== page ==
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IT in Eastern Europe

In the first of a series, we look at Central and Eastern Europe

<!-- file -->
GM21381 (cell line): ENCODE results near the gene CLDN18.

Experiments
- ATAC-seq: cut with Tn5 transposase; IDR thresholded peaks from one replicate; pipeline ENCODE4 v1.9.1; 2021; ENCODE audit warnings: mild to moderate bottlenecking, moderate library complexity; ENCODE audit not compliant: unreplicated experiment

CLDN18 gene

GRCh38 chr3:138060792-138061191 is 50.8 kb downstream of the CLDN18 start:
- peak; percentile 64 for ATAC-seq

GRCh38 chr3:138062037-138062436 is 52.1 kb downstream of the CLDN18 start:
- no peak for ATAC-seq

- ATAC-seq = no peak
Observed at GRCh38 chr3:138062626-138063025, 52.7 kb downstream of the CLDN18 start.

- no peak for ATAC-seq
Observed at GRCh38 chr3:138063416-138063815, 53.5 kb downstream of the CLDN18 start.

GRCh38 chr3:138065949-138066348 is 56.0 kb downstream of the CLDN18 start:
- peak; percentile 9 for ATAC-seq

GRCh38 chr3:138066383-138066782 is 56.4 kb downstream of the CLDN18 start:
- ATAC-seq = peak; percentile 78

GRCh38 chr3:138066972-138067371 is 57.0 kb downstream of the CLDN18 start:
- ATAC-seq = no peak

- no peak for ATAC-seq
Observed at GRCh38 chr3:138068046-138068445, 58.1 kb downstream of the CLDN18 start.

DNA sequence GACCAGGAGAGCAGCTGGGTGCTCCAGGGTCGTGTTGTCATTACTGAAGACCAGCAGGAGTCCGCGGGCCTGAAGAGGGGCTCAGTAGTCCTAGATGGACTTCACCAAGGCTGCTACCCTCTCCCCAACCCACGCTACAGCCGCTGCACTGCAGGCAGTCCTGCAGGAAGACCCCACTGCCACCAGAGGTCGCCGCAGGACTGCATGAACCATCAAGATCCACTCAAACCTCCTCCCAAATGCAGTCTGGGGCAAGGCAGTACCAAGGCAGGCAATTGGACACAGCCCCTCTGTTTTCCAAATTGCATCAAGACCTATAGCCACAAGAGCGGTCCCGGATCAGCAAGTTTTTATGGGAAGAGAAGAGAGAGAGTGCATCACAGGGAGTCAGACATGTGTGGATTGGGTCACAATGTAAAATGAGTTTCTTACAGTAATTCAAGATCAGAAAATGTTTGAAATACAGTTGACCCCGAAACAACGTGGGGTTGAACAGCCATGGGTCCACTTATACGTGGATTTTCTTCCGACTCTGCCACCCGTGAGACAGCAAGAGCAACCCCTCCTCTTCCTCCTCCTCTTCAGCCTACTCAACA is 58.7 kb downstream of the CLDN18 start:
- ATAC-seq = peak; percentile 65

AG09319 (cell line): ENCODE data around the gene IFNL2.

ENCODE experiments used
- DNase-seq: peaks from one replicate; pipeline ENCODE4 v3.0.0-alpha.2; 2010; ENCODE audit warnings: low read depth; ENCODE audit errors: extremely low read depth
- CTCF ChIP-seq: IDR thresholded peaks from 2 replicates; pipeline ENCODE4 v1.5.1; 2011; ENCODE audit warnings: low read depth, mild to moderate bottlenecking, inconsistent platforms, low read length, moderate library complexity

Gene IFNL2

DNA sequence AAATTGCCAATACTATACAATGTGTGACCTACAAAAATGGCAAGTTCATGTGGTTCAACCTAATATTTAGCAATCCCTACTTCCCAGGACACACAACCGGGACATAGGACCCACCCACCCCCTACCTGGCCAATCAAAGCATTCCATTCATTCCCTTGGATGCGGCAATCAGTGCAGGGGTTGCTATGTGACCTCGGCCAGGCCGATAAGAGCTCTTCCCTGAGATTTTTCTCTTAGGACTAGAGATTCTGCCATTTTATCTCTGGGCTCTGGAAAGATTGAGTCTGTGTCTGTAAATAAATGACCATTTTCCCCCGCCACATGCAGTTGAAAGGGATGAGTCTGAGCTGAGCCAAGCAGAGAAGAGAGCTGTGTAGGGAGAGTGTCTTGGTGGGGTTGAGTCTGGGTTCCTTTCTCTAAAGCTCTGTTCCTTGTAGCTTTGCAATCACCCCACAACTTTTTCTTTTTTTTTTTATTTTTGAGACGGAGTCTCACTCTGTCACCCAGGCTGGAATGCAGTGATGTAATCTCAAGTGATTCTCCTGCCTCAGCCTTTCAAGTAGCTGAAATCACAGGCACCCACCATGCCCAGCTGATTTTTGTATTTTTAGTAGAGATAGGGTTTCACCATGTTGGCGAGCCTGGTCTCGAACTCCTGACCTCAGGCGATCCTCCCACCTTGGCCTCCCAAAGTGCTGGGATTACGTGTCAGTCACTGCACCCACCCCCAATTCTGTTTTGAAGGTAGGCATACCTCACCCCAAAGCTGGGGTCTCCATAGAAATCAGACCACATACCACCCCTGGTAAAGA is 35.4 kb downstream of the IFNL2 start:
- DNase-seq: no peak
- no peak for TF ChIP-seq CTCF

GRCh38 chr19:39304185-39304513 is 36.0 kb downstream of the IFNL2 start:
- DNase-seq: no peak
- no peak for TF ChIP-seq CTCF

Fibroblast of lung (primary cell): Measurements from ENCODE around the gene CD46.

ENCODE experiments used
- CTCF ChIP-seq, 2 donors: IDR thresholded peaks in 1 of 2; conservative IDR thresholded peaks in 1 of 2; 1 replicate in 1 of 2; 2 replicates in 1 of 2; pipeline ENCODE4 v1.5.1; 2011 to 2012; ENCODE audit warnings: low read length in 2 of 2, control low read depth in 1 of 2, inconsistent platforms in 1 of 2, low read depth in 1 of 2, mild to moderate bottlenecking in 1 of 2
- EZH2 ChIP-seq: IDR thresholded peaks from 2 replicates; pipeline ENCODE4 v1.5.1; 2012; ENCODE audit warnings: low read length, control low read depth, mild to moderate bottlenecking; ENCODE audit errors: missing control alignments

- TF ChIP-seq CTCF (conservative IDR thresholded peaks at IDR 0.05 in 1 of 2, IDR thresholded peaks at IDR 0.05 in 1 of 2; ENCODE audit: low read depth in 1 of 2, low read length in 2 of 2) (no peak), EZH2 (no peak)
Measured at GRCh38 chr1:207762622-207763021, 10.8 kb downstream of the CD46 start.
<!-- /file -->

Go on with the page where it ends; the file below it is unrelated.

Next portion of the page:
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Analysis The Central and East European Countries (dubbed the CEEC in Euro-jargon) constitute a fast-growing, emerging market that is likely to be highly significant in the next ten years. Much attention was focussed on the Asian tiger economies until economic conditions became tough there, but the size of their IT market is insignificant compared with that of the CEEC. In terms of GDP growth per capita, nine of the top twelve countries in the world are in the CEEC, and in terms of population, the block is similar in size to Western Europe or North America. A clincher for the linguistically challenged is that English is the lingua franca of these countries in the IT world, to the dismay of the Germans and French. We shall be reviewing the IT activity in the CEEC on a country-by-country basis over the next few weeks, and in the future we expect to include updates in The Register about significant IT developments. It is an opportune moment to do this, as the tenth anniversary of the fall of the Berlin wall occurs in November, which was of course followed by the Mikhail Gorbachev's era of glasnost (openness) and perestroika (reconstruction), the eventual transformation of Russia following his resignation on Christmas Day 1991, and the final hauling down of the hammer and sickle over the Kremlin the next day. The new era of reform and democratisation has been slow and painful, with Russia finding itself behind most of the CEEC in IT development. Five CEEC countries (the Czech Republic, Estonia, Hungary, Poland and Slovenia) - as well as Cyprus - are negotiating for European Union membership in 2002. These countries are known as the "acquis" in Euro-jargon. Russia is far from being able to meet the economic criteria for membership, even if it wished to join. The acquis have their sights firmly fixed on the subsidies and grants they expect to receive from the EU, and are fully aware of how Ireland, Greece, Spain and Portugal have benefited at the expense of other EU members. Mostly the CEEC seems to consider the EU to be a good thing, but there is considerable concern at the weakness of the euro. It is unlikely that any of the acquis would be in a position to join the EMU for some years after their joining the EU, since their economies are not robust. There is an alternative in place should the EU founder as a result of the collapse of the monetary union: the Central European Free Trade Agreement (CEFTA) has seven member countries with a 100 million people, and it is probable that Russia would join, adding its 150 million people to what could be a successful independent trading block. Using data from IDC and the European Information Technology Observatory (EITO) task force, the IT expenditure is highest in the Czech Republic (116 euros per capita in 1997), followed by Slovenia (109), Hungary (81), Estonia (75), Slovakia (55), Poland (40) and Russia (20). Already, the CEEC is catching up with some of the West European laggards - IT per capita expenditure in Greece in 1997 was just 84 euros, Portugal was 128, and Spain 168. By comparison, the US expenditure was 1,075, the UK 627, France 526, and Germany 492. IT expenditure as a percentage of GDP is similar in the acquis countries to that of Western Europe. The major problem in the East European market is of course the lack of funds to spend on hardware. Software presents a different kind of problem, in that there is a great deal of piracy so that CD-ROMs, of MS Office for example, have a street cost of around $5. Microsoft also seems to be maintaining its position in the world of unprofitable market share. ®

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